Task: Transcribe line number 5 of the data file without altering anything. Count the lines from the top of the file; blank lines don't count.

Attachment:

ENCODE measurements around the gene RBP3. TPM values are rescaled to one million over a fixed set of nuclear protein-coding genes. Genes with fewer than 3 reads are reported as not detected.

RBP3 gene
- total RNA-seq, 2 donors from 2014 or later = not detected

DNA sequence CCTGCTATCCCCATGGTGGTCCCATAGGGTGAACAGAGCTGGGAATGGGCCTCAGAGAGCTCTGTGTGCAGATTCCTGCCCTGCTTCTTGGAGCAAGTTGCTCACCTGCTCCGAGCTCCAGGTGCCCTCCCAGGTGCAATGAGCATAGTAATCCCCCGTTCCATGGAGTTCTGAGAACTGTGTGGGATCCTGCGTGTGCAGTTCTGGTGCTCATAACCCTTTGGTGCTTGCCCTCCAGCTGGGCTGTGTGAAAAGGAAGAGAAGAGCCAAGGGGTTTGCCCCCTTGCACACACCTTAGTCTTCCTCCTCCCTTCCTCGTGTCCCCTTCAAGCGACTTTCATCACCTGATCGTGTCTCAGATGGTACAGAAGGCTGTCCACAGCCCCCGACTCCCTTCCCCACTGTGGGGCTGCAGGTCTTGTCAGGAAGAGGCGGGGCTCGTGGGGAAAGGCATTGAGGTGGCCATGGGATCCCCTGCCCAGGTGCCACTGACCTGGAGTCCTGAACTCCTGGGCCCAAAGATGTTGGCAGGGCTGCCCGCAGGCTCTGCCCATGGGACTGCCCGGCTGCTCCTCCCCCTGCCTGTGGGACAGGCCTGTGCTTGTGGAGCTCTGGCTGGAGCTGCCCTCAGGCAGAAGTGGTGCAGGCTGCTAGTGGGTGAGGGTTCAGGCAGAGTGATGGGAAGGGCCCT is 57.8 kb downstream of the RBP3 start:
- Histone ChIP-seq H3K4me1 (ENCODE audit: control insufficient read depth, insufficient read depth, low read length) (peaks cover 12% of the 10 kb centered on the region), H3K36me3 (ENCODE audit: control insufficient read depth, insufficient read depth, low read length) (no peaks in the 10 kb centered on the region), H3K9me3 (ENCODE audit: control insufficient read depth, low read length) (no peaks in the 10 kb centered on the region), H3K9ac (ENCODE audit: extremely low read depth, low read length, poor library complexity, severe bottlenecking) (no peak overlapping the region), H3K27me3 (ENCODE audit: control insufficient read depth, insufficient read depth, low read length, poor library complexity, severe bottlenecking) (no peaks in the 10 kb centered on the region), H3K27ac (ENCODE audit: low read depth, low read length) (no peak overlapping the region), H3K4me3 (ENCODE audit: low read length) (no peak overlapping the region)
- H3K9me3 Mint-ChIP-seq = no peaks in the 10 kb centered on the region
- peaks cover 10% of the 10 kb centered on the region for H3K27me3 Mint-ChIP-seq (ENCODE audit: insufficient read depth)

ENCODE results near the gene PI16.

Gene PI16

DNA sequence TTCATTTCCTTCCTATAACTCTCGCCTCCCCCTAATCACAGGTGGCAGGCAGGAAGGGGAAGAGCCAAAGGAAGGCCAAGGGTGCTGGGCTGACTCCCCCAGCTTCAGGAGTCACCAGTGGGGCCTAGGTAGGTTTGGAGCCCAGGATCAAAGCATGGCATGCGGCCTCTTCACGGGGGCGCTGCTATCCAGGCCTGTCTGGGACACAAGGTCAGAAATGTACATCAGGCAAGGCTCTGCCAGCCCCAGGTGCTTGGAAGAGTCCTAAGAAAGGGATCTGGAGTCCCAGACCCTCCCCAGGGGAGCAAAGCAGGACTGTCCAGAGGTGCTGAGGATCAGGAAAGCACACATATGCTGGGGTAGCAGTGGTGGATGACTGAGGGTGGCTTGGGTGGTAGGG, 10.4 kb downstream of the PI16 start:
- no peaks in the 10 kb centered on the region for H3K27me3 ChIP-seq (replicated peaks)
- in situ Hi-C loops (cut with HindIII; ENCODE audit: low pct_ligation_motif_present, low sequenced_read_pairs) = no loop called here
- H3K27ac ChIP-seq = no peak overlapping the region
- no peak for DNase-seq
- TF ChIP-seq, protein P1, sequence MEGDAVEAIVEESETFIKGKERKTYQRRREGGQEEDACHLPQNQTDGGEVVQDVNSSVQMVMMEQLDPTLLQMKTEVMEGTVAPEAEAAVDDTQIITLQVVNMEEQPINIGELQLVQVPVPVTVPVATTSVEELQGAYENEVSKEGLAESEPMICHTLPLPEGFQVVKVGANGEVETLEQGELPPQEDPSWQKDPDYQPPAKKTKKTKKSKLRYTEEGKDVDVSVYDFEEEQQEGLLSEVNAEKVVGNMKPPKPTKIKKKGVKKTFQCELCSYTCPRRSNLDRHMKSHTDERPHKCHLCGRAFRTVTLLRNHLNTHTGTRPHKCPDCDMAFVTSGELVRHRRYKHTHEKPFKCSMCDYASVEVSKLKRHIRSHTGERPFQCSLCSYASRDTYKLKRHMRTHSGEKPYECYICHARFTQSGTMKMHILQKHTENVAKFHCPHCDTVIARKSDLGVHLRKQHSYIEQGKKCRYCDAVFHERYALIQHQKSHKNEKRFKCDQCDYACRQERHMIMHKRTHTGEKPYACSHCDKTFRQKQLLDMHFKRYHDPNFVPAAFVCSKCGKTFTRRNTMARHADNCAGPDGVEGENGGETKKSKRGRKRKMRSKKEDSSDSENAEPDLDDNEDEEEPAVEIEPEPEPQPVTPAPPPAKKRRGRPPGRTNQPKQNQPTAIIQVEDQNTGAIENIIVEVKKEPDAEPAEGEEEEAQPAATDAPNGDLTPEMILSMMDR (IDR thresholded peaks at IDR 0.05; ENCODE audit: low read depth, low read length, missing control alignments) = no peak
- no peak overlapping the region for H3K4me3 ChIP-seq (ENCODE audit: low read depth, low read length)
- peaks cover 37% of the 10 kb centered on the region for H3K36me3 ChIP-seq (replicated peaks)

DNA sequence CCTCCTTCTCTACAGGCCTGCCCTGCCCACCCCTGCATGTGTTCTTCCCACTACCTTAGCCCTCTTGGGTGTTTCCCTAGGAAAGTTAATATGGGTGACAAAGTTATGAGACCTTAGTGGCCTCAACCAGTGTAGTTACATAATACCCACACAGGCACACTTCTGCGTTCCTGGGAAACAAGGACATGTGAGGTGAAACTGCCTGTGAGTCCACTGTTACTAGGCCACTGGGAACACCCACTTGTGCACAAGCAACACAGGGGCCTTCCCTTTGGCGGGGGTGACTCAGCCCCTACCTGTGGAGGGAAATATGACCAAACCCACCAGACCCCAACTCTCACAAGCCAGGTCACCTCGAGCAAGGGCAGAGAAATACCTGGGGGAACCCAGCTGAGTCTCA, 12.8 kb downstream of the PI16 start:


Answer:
- Histone ChIP-seq H3K4me1 (ENCODE audit: control insufficient read depth, insufficient read depth, low read length) (peaks cover 12% of the 10 kb centered on the region), H3K36me3 (ENCODE audit: control insufficient read depth, insufficient read depth, low read length) (no peaks in the 10 kb centered on the region), H3K9me3 (ENCODE audit: control insufficient read depth, low read length) (no peaks in the 10 kb centered on the region), H3K9ac (ENCODE audit: extremely low read depth, low read length, poor library complexity, severe bottlenecking) (no peak overlapping the region), H3K27me3 (ENCODE audit: control insufficient read depth, insufficient read depth, low read length, poor library complexity, severe bottlenecking) (no peaks in the 10 kb centered on the region), H3K27ac (ENCODE audit: low read depth, low read length) (no peak overlapping the region), H3K4me3 (ENCODE audit: low read length) (no peak overlapping the region)